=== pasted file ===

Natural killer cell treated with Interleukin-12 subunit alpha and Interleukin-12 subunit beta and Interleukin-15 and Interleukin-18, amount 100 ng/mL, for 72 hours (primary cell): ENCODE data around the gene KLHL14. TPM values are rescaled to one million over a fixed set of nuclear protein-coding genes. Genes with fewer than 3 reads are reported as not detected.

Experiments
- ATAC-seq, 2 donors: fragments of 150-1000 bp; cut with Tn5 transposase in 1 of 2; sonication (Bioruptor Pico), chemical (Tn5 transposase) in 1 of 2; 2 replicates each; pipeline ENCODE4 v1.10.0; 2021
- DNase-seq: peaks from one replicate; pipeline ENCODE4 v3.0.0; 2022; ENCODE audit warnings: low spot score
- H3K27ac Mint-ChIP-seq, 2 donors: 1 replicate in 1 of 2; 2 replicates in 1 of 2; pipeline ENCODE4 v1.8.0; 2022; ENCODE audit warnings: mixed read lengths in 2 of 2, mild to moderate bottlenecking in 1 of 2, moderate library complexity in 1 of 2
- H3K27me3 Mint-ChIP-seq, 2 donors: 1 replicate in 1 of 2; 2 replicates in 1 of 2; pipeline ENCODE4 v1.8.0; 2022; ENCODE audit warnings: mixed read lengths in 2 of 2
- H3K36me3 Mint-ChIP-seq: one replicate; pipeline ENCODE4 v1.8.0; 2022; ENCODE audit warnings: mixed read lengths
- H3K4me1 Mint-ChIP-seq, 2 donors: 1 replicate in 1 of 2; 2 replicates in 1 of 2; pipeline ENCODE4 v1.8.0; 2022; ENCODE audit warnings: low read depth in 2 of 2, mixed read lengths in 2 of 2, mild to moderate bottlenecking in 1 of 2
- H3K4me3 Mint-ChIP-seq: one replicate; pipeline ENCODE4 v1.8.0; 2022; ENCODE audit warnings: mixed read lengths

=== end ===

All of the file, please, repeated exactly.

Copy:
Natural killer cell treated with Interleukin-12 subunit alpha and Interleukin-12 subunit beta and Interleukin-15 and Interleukin-18, amount 100 ng/mL, for 72 hours (primary cell): ENCODE data around the gene KLHL14. TPM values are rescaled to one million over a fixed set of nuclear protein-coding genes. Genes with fewer than 3 reads are reported as not detected.

Experiments
- ATAC-seq, 2 donors: fragments of 150-1000 bp; cut with Tn5 transposase in 1 of 2; sonication (Bioruptor Pico), chemical (Tn5 transposase) in 1 of 2; 2 replicates each; pipeline ENCODE4 v1.10.0; 2021
- DNase-seq: peaks from one replicate; pipeline ENCODE4 v3.0.0; 2022; ENCODE audit warnings: low spot score
- H3K27ac Mint-ChIP-seq, 2 donors: 1 replicate in 1 of 2; 2 replicates in 1 of 2; pipeline ENCODE4 v1.8.0; 2022; ENCODE audit warnings: mixed read lengths in 2 of 2, mild to moderate bottlenecking in 1 of 2, moderate library complexity in 1 of 2
- H3K27me3 Mint-ChIP-seq, 2 donors: 1 replicate in 1 of 2; 2 replicates in 1 of 2; pipeline ENCODE4 v1.8.0; 2022; ENCODE audit warnings: mixed read lengths in 2 of 2
- H3K36me3 Mint-ChIP-seq: one replicate; pipeline ENCODE4 v1.8.0; 2022; ENCODE audit warnings: mixed read lengths
- H3K4me1 Mint-ChIP-seq, 2 donors: 1 replicate in 1 of 2; 2 replicates in 1 of 2; pipeline ENCODE4 v1.8.0; 2022; ENCODE audit warnings: low read depth in 2 of 2, mixed read lengths in 2 of 2, mild to moderate bottlenecking in 1 of 2
- H3K4me3 Mint-ChIP-seq: one replicate; pipeline ENCODE4 v1.8.0; 2022; ENCODE audit warnings: mixed read lengths